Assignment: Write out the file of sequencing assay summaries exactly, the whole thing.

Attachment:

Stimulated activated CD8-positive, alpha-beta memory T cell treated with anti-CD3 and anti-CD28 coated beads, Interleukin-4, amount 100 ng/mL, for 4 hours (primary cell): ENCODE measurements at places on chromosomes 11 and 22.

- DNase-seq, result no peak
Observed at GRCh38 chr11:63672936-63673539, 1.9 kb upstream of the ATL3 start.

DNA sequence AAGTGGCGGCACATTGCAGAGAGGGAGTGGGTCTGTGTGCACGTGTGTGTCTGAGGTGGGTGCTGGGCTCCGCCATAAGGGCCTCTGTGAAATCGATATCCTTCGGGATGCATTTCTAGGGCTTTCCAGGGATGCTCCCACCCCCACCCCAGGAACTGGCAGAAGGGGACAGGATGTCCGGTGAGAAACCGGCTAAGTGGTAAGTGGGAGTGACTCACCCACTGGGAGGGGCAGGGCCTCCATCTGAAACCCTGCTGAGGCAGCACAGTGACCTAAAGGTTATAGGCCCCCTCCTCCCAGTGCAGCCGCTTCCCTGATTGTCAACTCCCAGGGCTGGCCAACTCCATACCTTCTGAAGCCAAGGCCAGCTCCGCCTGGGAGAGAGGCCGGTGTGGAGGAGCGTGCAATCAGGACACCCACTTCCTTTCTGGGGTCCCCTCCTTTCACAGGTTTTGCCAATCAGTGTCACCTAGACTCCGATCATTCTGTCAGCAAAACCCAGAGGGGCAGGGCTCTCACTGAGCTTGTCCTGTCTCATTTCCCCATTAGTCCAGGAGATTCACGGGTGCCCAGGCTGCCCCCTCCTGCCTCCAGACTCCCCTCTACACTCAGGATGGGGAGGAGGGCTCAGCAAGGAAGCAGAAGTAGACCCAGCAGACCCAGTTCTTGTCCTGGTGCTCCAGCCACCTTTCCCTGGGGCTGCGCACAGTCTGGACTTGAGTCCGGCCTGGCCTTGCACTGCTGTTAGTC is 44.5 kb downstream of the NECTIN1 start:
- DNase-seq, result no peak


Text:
Stimulated activated CD8-positive, alpha-beta memory T cell treated with anti-CD3 and anti-CD28 coated beads, Interleukin-4, amount 100 ng/mL, for 4 hours (primary cell): ENCODE measurements at places on chromosomes 11 and 22.

- DNase-seq, result no peak
Observed at GRCh38 chr11:63672936-63673539, 1.9 kb upstream of the ATL3 start.

DNA sequence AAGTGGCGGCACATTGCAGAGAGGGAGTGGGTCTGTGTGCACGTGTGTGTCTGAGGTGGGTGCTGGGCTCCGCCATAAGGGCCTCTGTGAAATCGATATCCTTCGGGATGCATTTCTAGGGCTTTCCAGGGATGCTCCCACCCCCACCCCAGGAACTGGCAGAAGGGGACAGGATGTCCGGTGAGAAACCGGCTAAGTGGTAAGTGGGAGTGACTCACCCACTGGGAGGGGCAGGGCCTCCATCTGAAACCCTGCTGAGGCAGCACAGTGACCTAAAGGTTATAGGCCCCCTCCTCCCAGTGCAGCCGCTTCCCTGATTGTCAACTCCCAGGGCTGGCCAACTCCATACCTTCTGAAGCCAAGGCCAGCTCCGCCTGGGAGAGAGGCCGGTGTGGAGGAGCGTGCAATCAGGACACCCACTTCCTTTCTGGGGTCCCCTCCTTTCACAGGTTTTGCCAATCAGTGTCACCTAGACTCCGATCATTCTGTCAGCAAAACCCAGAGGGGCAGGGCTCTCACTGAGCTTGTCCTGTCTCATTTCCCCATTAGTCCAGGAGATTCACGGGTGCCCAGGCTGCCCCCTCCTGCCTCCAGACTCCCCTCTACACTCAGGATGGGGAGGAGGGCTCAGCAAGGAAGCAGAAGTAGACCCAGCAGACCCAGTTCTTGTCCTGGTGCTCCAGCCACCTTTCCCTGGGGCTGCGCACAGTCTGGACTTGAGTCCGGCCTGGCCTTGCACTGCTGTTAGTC is 44.5 kb downstream of the NECTIN1 start:
- DNase-seq, result no peak